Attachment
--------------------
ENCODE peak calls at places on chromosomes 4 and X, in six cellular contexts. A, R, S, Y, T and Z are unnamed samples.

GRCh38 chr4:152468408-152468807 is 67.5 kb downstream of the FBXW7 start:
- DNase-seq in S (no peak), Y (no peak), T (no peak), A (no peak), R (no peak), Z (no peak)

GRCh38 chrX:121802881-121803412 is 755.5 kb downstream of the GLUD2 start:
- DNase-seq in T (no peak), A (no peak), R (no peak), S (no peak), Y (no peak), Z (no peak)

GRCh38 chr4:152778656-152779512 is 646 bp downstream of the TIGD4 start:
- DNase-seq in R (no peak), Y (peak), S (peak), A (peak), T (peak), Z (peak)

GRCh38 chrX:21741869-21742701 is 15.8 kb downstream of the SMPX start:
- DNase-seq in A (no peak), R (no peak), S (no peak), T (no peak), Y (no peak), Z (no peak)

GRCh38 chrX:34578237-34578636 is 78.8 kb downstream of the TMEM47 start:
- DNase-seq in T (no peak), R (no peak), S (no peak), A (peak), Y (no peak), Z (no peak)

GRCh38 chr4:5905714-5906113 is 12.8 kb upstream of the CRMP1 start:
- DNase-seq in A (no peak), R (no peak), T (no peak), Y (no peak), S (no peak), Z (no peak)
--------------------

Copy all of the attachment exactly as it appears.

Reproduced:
ENCODE peak calls at places on chromosomes 4 and X, in six cellular contexts. A, R, S, Y, T and Z are unnamed samples.

GRCh38 chr4:152468408-152468807 is 67.5 kb downstream of the FBXW7 start:
- DNase-seq in S (no peak), Y (no peak), T (no peak), A (no peak), R (no peak), Z (no peak)

GRCh38 chrX:121802881-121803412 is 755.5 kb downstream of the GLUD2 start:
- DNase-seq in T (no peak), A (no peak), R (no peak), S (no peak), Y (no peak), Z (no peak)

GRCh38 chr4:152778656-152779512 is 646 bp downstream of the TIGD4 start:
- DNase-seq in R (no peak), Y (peak), S (peak), A (peak), T (peak), Z (peak)

GRCh38 chrX:21741869-21742701 is 15.8 kb downstream of the SMPX start:
- DNase-seq in A (no peak), R (no peak), S (no peak), T (no peak), Y (no peak), Z (no peak)

GRCh38 chrX:34578237-34578636 is 78.8 kb downstream of the TMEM47 start:
- DNase-seq in T (no peak), R (no peak), S (no peak), A (peak), Y (no peak), Z (no peak)

GRCh38 chr4:5905714-5906113 is 12.8 kb upstream of the CRMP1 start:
- DNase-seq in A (no peak), R (no peak), T (no peak), Y (no peak), S (no peak), Z (no peak)